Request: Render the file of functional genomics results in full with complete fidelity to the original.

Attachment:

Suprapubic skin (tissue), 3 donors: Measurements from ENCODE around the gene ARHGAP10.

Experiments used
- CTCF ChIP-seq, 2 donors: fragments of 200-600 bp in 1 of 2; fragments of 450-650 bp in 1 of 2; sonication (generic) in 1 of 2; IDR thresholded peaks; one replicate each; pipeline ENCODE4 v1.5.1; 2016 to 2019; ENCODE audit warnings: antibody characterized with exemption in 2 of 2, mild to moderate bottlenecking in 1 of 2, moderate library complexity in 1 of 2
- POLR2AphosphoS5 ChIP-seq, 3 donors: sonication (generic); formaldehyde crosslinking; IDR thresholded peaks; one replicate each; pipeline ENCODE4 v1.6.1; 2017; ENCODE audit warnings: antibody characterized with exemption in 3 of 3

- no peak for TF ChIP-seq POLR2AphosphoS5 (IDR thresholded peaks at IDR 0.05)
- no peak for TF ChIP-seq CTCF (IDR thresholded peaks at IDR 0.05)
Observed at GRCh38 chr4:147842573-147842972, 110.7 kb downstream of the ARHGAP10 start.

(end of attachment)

Suprapubic skin (tissue), 3 donors: Measurements from ENCODE around the gene ARHGAP10.

Experiments used
- CTCF ChIP-seq, 2 donors: fragments of 200-600 bp in 1 of 2; fragments of 450-650 bp in 1 of 2; sonication (generic) in 1 of 2; IDR thresholded peaks; one replicate each; pipeline ENCODE4 v1.5.1; 2016 to 2019; ENCODE audit warnings: antibody characterized with exemption in 2 of 2, mild to moderate bottlenecking in 1 of 2, moderate library complexity in 1 of 2
- POLR2AphosphoS5 ChIP-seq, 3 donors: sonication (generic); formaldehyde crosslinking; IDR thresholded peaks; one replicate each; pipeline ENCODE4 v1.6.1; 2017; ENCODE audit warnings: antibody characterized with exemption in 3 of 3

- no peak for TF ChIP-seq POLR2AphosphoS5 (IDR thresholded peaks at IDR 0.05)
- no peak for TF ChIP-seq CTCF (IDR thresholded peaks at IDR 0.05)
Observed at GRCh38 chr4:147842573-147842972, 110.7 kb downstream of the ARHGAP10 start.